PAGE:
The government’s arrogance stems from the centralized party structure. The chain of command runs unimpeded from the state level to the lowest local committee. It enforces compliance. This explains why the government is able to move forward with the project, ignoring the objections raised by the KSSP and many left-wing intellectuals. In addition, does any of the incoming funding take the form of bribes? It is well known that the accounting standards of multinational companies allow such payments. Does this explain the excess of enthusiasm of the party bureaucrats and the techno-administrative elite, even in the face of popular protest? How else is the bullet train project gaining priority over pressing issues like land for landless Dalits and solid waste management, the cost of which would be only a tiny fraction of the rail project?

Little voices of history

For now, he is small and weak, but there is a growing voice in the ranks of the party demanding that the project be discussed to the chord at the grassroots. Indeed, discussions are necessary not only in the local party committees but also in each Gram Sabha. This would help people to verify, firstly, the possible benefits and dangers of the project for their own locality and its different sections of the population, and secondly, the expected results for Kerala as a whole. Struggles against land acquisition for the project are now seen in many parts of the state. But if past experience serves as a guide, it is possible that people will eventually succumb to the cry of the party’s big brother or be gradually lured by the government’s extended financial compensation offer.

Demonstration against the K Rail project in Thirunavaya
Demonstration against the K Rail project in Thirunavaya

An important question is how effective would be the intervention of organizations like the KSSP and micro-organizations scattered across the state that work for the protection of the environment, and intellectuals. Would they be able to mobilize a critical mass of agitators and stop the project? The first two mentioned, KSSP and a host of small organizations, were instrumental in blocking the Silent Valley hydroelectric project during the 1970s. Several prominent poets and scholars were at the forefront of the turmoil at the time. A section of the written press had given him vigorous support.

The times have changed. KSSP is a somewhat exhausted force. Some of its activists had continued the movement as a route to permanent party positions. With the closure of links with the CPI (M), the organization lost much of its autonomy of position. Over time, many members have become inactive even without officially disengaging. It is important to note that the KSSP has increasingly lost the broader perspective of the land and people that was its peak in the 1970s. For example, although it now raises objections against K-Rail, it has always welcomed the KIIFB, without realizing that the latter is part of the same neo-colonial development model. Like the party, the KSSP appears to have viewed infrastructure projects as voice catchers and supported them. Once again, the possibility that hard-line supporters within the KSSP will silence others, thereby silencing the current protest, cannot be entirely ruled out.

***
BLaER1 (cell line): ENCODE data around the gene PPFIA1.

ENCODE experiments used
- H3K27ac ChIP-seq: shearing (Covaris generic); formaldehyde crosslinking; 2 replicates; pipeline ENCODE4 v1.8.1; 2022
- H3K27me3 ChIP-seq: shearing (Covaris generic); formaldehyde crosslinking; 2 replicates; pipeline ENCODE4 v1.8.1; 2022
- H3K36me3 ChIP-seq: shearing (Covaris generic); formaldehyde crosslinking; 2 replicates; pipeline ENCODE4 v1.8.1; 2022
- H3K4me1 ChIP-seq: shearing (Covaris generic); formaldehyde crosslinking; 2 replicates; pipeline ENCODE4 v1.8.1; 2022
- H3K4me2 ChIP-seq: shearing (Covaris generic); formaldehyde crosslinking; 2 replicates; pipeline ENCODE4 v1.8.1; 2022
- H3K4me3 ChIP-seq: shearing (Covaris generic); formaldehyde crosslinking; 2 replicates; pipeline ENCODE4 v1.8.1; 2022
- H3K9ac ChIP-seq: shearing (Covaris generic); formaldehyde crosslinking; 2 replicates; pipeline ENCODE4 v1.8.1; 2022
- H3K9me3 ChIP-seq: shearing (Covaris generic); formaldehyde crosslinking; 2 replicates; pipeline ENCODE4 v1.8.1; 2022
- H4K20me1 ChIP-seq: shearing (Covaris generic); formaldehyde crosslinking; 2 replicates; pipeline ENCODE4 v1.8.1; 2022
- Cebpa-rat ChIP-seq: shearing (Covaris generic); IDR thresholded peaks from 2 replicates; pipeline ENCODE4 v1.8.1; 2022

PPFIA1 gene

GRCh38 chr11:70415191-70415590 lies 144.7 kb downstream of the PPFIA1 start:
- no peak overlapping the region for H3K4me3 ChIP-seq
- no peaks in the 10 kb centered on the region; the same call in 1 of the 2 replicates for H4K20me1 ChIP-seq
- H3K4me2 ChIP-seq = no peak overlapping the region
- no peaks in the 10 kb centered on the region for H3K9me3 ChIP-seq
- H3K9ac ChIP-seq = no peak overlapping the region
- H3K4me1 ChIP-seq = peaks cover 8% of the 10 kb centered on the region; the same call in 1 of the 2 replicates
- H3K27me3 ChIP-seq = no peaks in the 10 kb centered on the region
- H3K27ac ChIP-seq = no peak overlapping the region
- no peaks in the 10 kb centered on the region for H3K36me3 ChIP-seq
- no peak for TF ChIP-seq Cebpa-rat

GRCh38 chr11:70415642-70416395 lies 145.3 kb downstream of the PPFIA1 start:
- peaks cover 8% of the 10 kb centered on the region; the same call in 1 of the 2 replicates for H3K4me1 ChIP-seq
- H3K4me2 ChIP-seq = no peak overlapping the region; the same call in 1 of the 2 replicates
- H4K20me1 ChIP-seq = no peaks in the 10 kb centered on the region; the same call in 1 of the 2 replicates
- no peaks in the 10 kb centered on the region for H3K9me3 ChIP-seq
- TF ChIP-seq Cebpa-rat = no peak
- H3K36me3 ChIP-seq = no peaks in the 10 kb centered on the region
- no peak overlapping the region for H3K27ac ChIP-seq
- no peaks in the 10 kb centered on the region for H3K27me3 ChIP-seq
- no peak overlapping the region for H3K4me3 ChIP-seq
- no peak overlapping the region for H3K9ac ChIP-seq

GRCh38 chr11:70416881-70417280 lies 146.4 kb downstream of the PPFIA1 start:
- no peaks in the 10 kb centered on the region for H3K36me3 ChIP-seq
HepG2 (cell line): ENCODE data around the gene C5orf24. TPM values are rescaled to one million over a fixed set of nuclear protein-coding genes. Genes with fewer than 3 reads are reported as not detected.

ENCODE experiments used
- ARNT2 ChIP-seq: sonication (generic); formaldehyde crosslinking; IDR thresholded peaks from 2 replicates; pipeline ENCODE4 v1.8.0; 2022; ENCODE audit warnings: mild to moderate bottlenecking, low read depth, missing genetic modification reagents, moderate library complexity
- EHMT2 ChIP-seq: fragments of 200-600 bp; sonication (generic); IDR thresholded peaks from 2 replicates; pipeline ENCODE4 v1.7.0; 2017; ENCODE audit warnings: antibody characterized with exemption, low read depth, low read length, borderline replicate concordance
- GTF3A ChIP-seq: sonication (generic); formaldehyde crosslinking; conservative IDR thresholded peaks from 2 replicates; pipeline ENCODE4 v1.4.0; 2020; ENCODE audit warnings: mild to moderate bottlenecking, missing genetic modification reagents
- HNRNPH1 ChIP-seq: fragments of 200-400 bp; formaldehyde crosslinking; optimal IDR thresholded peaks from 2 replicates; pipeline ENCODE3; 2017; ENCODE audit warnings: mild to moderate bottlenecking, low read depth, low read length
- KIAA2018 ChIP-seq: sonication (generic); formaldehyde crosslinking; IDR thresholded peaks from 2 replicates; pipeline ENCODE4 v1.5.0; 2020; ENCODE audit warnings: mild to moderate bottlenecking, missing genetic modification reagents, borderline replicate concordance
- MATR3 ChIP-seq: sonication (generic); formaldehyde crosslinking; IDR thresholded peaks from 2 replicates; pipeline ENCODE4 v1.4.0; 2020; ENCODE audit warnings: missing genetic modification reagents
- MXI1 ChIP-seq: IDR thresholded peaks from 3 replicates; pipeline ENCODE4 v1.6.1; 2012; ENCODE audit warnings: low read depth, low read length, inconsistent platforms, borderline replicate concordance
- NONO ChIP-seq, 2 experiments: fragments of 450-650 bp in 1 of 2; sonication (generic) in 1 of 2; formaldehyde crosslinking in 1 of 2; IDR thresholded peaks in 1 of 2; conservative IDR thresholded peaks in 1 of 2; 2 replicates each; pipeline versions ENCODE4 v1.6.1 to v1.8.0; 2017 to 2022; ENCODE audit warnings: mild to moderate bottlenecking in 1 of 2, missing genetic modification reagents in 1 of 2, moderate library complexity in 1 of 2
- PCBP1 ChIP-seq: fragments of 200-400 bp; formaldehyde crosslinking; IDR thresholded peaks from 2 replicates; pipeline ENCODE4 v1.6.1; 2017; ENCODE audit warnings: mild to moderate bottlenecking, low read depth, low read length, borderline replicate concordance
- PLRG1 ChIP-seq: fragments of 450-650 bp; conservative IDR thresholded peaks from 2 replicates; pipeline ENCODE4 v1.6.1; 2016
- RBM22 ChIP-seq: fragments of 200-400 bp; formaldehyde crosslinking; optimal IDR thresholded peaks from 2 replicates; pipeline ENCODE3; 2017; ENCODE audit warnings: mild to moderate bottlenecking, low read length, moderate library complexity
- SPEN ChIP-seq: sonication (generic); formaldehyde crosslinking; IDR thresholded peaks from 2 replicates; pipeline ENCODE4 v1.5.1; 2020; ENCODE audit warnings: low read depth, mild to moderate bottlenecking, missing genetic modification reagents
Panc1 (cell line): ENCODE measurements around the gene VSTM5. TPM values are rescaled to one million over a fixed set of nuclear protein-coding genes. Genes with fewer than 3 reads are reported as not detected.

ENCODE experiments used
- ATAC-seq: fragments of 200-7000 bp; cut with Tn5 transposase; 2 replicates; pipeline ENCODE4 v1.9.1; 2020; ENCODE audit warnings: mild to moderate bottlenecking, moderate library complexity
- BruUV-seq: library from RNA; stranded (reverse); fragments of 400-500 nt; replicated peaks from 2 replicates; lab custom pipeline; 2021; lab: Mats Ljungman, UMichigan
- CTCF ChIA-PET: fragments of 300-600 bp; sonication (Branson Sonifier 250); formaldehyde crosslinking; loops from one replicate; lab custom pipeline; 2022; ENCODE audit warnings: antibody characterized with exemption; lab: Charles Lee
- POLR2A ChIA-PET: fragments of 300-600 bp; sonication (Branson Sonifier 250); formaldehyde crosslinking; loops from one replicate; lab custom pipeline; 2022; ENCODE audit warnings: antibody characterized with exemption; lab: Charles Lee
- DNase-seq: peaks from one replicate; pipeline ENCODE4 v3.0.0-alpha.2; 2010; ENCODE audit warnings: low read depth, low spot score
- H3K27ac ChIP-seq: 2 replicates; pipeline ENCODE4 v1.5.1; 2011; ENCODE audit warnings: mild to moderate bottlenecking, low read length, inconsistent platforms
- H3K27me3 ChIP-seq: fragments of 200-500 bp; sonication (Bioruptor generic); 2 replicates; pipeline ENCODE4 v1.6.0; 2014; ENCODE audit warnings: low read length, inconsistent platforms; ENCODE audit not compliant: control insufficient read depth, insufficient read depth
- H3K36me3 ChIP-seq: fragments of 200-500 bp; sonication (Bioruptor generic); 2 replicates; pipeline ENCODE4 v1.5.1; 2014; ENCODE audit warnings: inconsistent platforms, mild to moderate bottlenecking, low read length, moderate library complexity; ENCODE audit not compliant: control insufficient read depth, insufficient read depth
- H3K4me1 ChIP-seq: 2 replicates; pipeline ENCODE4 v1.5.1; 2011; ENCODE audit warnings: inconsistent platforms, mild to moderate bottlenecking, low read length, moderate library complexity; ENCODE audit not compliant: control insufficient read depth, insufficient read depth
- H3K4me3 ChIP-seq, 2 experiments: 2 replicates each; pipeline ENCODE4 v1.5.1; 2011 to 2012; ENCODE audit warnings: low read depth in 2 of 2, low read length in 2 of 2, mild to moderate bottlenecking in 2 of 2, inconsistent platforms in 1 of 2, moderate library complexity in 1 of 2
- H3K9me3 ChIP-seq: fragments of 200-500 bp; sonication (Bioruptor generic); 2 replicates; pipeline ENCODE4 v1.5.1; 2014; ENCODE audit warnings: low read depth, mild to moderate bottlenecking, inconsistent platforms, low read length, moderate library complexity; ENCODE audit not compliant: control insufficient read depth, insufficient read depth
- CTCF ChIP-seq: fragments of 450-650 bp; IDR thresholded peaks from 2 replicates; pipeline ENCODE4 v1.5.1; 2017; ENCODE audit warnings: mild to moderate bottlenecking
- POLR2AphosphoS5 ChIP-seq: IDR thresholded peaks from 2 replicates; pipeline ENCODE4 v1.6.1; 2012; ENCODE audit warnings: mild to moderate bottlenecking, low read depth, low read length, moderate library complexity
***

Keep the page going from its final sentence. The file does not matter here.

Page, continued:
For a variety of reasons, the kind of intellectual leadership enjoyed by the unrest in Silent Valley is conspicuously absent today. Print media does not produce the same power as before. The visual media hardly care. With exceptions granted, the media as a whole are active purveyors of the “development dream”. Considering the advertising market, he cannot afford to put the government or the ruling party on the wrong side.

A disaster of South Indian proportions

While K-Rail’s enormous debt burden would be limited to the people of Kerala, the environmental cost would have to be borne by people in other southern Indian states as well. K-Rail would place heavy demands on stone and soil in the Western Ghats and on the sand in rivers. The railway authorities had sought to “console” the conservationists of Kerala that most of the natural resources would be collected in the neighboring states, ie on the other side of the Western Ghats. A host of contractors and sub-contractors, suppliers of rock, earth and sand would link the states. Already, the neighboring district of Kanyakumari in Tamil Nadu is seriously suffering from the exploitation of granite quarries. This is due to the demand generated by the construction of the new Adani seaport in Vizhinjam, near Thiruvananthapuram.

Western Ghats
Large swath of forest covering the Western Ghat mountains in the Wayanad district of Kerala | Photo: AFP

The agitation against K-Rail therefore cannot be purely a Kerala agitation. K-Rail’s detailed project report, which the government has disguised as “intellectual property” and declared immune from right to information law, is expected to be available in all South Indian languages. Information on proposed geographic sources and methods of natural resource extraction is also needed in the public domain. Finally, the government of Kerala must be told that it has no monopoly rights over the Western Ghats, let alone the banks of rivers in other states.

[Dr KT Rammohan, political economist and economic historian, was formerly Dean, Faculty of Social Sciences, Mahatma Gandhi University, Kottayam]